A comparative study of bacteria and fungi associated with spoilage of banana and orange sold in Sokoto metropolis A comparative study of bacteria and fungi associated with spoilage of banana and orange sold in Sokoto metropolis

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Musa Galadima

Abstract

Fruits are some of the essential elements of balanced diet required for good health maintenance. Banana and
orange are the most extensively produced fruits in the world, which implies that they are the most widely
consumed fruits and highly common. The comparative study of microorganism connected with spoilage of
banana and orange in Sokoto metropolis was conducted to identify some of the microorganisms (bacteria
and fungi) associated with the spoilage of fruits, with particular interest in banana and orange. Procedures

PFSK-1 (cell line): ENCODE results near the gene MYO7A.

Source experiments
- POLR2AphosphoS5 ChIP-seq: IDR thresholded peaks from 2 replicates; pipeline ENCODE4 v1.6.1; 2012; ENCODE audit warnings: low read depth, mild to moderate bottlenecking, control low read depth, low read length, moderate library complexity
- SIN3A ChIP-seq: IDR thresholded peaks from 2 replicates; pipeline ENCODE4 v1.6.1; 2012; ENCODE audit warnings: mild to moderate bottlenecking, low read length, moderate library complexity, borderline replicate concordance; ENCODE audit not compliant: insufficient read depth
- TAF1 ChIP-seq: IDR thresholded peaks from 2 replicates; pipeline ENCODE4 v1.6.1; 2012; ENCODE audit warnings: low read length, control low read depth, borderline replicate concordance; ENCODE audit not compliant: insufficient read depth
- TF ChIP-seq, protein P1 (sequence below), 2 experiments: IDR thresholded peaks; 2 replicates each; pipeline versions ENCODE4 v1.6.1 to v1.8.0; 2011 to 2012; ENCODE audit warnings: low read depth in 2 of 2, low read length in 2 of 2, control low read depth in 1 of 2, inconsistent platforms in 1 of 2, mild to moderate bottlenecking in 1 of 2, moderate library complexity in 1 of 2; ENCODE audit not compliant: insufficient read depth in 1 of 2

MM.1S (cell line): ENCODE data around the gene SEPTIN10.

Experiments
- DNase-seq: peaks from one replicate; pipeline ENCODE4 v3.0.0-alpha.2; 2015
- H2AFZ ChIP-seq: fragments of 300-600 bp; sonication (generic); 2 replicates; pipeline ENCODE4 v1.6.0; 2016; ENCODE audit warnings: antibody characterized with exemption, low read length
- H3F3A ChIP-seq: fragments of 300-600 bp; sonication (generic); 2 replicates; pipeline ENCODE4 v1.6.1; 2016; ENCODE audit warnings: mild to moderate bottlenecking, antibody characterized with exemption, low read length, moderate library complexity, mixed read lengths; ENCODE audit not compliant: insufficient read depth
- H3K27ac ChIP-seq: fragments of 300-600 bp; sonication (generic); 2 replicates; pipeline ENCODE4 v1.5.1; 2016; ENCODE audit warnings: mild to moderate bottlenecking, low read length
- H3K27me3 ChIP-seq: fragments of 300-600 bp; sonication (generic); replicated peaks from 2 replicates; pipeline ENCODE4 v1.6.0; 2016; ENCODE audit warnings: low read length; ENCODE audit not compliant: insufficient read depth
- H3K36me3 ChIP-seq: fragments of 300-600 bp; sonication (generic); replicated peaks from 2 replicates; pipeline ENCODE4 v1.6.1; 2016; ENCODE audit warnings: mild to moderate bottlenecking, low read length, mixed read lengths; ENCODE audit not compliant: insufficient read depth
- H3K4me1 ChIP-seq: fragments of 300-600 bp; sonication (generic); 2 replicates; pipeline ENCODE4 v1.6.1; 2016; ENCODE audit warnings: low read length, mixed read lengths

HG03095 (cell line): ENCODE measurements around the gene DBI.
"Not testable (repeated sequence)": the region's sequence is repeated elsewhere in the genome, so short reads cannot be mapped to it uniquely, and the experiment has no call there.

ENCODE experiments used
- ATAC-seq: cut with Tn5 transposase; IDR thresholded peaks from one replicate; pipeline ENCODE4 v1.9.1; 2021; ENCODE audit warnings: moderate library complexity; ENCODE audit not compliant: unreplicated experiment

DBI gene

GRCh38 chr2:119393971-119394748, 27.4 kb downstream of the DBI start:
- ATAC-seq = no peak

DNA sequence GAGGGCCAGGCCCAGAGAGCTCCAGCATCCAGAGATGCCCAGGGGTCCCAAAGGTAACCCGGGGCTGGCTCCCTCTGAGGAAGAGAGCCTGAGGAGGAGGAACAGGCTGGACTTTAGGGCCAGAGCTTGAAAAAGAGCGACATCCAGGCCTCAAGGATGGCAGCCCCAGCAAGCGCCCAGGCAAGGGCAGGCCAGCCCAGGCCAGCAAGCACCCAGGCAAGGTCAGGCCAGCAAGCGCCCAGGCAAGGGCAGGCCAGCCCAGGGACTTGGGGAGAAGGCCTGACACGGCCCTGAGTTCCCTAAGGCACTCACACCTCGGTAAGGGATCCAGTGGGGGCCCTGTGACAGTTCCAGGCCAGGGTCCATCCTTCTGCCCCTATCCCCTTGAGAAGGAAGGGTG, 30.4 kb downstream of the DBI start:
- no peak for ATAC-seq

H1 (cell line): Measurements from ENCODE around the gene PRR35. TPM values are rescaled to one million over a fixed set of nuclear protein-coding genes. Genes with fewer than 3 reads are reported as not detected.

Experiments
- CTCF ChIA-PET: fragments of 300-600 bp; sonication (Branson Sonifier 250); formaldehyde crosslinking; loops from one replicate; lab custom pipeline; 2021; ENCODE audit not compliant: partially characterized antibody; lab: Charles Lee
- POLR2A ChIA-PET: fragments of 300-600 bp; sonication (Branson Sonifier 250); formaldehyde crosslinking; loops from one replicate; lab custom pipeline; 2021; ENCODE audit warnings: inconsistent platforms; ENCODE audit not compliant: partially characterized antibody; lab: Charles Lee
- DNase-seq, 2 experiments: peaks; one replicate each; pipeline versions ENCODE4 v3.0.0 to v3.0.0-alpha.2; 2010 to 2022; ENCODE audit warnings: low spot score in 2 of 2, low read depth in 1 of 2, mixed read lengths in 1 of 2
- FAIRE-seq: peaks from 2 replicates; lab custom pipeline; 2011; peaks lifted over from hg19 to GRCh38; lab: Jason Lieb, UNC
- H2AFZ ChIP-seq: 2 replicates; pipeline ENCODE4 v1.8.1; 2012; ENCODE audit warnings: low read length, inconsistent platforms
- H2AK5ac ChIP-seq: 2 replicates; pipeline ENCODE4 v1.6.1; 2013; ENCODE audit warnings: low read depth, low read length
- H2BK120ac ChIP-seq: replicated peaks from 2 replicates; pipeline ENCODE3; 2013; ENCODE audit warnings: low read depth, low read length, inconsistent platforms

involved in these investigations include collection of samples from the local market, preparation in the
laboratory using standard procedure, and inoculation of samples into various Petri dishes containing nutrient
agar and potatoes dextrose agar for bacteria and fungi, respectively. The prepared samples were incubated
for 24 h at 34°C for the bacteria sample and for 5 days at room temperature for the fungal sample. The result
shows orange to present a higher number of bacteria species than banana, whereas, the fungal isolate showed
the same prevalence in both banana and orange, except for the frequency of occurrence of Aspergillus
species which presented 33% appearance in orange and 50% appearance in banana. The result from this
study shows that orange contains more microbes. This is associated with its high percentage of water content.
The moisture content and requirement for the growth of these fruit encourage the growth and development of
these organisms/pests. There is, therefore, the need to have proper understanding of some of the organisms,
as this will inform consumers on the implications of eating some of the fruits when they begin to spoil.

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